Surprised? No. Depressed? Yes. … The Despicable M.D. Anderson

They’re a great hospital — they saved my mom’s life twice! But, my parents had (and still have) fantastic health insurance. They were never faced with this scenario. (Picture doctors walking around like gods, saving lives and graciously accepting thanks …. while clerks and secretaries screen the patients, sweeping the rabble from the door)

Bitter Pill: Why Medical Bills Are Killing Us

Because Stephanie and her husband had recently started their own small technology business, they were unable to buy comprehensive health insurance. For $469 a month, or about 20% of their income, they had been able to get only a policy that covered just $2,000 per day of any hospital costs. “We don’t take that kind of discount insurance,” said the woman at MD Anderson when Stephanie called to make an appointment for Sean.

Stephanie was then told by a billing clerk that the estimated cost of Sean’s visit — just to be examined for six days so a treatment plan could be devised — would be $48,900, due in advance. Stephanie got her mother to write her a check. “You do anything you can in a situation like that,” she says. The Recchis flew to Houston, leaving Stephanie’s mother to care for their two teenage children.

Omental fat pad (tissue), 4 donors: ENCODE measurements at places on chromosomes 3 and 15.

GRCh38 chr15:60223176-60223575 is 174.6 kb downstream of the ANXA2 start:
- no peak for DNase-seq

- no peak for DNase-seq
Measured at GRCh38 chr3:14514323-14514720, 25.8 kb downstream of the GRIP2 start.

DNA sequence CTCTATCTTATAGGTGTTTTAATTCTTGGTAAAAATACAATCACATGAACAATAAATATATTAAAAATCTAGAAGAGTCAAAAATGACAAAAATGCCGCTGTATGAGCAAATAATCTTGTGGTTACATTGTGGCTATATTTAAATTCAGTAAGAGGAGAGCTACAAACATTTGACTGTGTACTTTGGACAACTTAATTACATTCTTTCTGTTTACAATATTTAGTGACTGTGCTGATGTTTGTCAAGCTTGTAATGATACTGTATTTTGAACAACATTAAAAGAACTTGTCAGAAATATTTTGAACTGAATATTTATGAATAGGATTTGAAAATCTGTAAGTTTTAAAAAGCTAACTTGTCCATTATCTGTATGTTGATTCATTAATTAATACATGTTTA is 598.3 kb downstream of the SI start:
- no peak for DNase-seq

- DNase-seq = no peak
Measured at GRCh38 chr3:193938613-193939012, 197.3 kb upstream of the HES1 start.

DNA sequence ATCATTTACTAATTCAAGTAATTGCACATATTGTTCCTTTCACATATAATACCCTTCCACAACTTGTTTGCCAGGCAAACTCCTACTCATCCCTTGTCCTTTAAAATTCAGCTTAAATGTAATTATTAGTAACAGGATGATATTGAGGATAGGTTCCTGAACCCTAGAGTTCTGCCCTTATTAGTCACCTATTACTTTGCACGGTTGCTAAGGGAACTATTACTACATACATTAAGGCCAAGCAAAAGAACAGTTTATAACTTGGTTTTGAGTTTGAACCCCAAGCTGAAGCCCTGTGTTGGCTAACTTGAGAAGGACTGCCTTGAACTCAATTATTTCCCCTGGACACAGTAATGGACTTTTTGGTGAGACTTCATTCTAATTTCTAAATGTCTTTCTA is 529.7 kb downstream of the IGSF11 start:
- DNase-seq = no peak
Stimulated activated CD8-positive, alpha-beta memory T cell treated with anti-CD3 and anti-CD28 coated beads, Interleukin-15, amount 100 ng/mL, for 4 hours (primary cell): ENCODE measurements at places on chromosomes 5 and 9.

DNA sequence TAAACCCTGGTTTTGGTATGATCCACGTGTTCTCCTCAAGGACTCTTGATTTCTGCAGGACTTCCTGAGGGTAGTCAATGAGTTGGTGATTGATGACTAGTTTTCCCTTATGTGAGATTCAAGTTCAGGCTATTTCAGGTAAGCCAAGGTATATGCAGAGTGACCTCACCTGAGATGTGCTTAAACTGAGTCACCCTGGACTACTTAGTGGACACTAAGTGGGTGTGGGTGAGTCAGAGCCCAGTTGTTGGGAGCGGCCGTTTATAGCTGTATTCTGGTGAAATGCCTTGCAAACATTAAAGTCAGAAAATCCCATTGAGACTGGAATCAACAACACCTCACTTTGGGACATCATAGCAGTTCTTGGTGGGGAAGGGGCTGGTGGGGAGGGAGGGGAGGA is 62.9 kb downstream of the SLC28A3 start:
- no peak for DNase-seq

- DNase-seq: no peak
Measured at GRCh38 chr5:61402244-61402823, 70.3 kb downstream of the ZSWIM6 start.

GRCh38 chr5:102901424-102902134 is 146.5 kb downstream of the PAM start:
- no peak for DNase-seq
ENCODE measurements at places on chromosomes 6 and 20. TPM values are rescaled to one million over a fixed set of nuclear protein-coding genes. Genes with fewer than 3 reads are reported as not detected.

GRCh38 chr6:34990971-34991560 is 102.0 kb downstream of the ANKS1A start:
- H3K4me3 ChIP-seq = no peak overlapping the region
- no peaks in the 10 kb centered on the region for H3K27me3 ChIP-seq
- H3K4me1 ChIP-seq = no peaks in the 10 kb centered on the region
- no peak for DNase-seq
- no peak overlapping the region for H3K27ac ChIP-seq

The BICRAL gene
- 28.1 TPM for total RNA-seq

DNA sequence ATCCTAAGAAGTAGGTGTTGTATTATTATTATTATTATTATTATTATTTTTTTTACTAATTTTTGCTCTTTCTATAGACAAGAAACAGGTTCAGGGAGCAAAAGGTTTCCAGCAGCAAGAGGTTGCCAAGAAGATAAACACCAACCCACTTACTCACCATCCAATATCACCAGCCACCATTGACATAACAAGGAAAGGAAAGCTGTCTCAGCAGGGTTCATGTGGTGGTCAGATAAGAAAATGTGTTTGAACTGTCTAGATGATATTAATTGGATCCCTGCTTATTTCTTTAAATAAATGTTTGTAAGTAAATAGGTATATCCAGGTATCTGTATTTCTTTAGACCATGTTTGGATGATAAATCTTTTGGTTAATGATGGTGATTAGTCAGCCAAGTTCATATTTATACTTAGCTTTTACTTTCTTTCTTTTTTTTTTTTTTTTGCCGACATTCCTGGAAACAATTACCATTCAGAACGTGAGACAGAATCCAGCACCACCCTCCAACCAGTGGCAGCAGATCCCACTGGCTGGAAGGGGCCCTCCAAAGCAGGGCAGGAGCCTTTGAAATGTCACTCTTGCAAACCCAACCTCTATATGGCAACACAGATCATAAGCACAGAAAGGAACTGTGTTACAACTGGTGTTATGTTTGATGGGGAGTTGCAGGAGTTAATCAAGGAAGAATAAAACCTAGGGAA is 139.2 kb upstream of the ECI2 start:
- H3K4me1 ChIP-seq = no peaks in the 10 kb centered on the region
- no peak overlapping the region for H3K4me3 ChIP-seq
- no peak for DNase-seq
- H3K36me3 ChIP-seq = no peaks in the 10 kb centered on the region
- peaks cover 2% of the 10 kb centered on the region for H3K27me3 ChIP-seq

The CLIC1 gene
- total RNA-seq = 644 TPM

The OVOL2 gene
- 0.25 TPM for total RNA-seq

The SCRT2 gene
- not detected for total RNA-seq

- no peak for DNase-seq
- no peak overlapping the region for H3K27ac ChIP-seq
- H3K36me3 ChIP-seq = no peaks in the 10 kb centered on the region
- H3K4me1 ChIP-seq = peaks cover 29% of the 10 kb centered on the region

About a week later, Stephanie had to ask her mother for $35,000 more so Sean could begin the treatment the doctors had decided was urgent. His condition had worsened rapidly since he had arrived in Houston. He was “sweating and shaking with chills and pains,” Stephanie recalls. “He had a large mass in his chest that was … growing. He was panicked.”

There aren’t very many families that could scrape up $84,000 in cash like that. I guess the rest just have to drive back home with their tumors. Who comes up with a health care system like this?

(sigh)

Part One. Assuming I get the strength to read more of the article.

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28 Responses

  1. I read earlier today off another feed, it was pretty sickening.